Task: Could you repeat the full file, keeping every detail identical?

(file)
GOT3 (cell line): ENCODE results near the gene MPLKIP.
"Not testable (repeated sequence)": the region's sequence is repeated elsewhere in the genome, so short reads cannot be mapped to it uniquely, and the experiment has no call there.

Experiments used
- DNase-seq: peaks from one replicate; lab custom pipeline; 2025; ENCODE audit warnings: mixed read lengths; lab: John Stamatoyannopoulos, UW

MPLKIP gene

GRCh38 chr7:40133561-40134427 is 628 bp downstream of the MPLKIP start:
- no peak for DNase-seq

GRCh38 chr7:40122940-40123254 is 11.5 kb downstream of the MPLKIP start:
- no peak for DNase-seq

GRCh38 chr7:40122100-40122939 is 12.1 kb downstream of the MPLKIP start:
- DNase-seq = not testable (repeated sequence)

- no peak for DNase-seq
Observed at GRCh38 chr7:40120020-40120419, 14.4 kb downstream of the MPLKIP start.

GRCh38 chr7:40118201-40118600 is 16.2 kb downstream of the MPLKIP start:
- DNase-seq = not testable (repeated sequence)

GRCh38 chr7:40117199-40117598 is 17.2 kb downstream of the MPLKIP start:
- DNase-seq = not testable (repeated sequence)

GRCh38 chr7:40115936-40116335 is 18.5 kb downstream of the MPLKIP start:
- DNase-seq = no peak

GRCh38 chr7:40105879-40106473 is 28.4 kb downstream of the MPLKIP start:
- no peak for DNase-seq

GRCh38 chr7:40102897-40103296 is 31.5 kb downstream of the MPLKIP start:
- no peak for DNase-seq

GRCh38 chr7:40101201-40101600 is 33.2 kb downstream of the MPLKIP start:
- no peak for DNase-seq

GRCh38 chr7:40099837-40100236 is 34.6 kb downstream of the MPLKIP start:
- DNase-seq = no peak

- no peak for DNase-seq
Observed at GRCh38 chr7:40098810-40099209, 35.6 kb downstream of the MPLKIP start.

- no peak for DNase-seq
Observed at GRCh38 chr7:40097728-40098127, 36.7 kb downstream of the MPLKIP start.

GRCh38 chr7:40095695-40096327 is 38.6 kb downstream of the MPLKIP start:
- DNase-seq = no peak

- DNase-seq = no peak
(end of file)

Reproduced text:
GOT3 (cell line): ENCODE results near the gene MPLKIP.
"Not testable (repeated sequence)": the region's sequence is repeated elsewhere in the genome, so short reads cannot be mapped to it uniquely, and the experiment has no call there.

Experiments used
- DNase-seq: peaks from one replicate; lab custom pipeline; 2025; ENCODE audit warnings: mixed read lengths; lab: John Stamatoyannopoulos, UW

MPLKIP gene

GRCh38 chr7:40133561-40134427 is 628 bp downstream of the MPLKIP start:
- no peak for DNase-seq

GRCh38 chr7:40122940-40123254 is 11.5 kb downstream of the MPLKIP start:
- no peak for DNase-seq

GRCh38 chr7:40122100-40122939 is 12.1 kb downstream of the MPLKIP start:
- DNase-seq = not testable (repeated sequence)

- no peak for DNase-seq
Observed at GRCh38 chr7:40120020-40120419, 14.4 kb downstream of the MPLKIP start.

GRCh38 chr7:40118201-40118600 is 16.2 kb downstream of the MPLKIP start:
- DNase-seq = not testable (repeated sequence)

GRCh38 chr7:40117199-40117598 is 17.2 kb downstream of the MPLKIP start:
- DNase-seq = not testable (repeated sequence)

GRCh38 chr7:40115936-40116335 is 18.5 kb downstream of the MPLKIP start:
- DNase-seq = no peak

GRCh38 chr7:40105879-40106473 is 28.4 kb downstream of the MPLKIP start:
- no peak for DNase-seq

GRCh38 chr7:40102897-40103296 is 31.5 kb downstream of the MPLKIP start:
- no peak for DNase-seq

GRCh38 chr7:40101201-40101600 is 33.2 kb downstream of the MPLKIP start:
- no peak for DNase-seq

GRCh38 chr7:40099837-40100236 is 34.6 kb downstream of the MPLKIP start:
- DNase-seq = no peak

- no peak for DNase-seq
Observed at GRCh38 chr7:40098810-40099209, 35.6 kb downstream of the MPLKIP start.

- no peak for DNase-seq
Observed at GRCh38 chr7:40097728-40098127, 36.7 kb downstream of the MPLKIP start.

GRCh38 chr7:40095695-40096327 is 38.6 kb downstream of the MPLKIP start:
- DNase-seq = no peak

- DNase-seq = no peak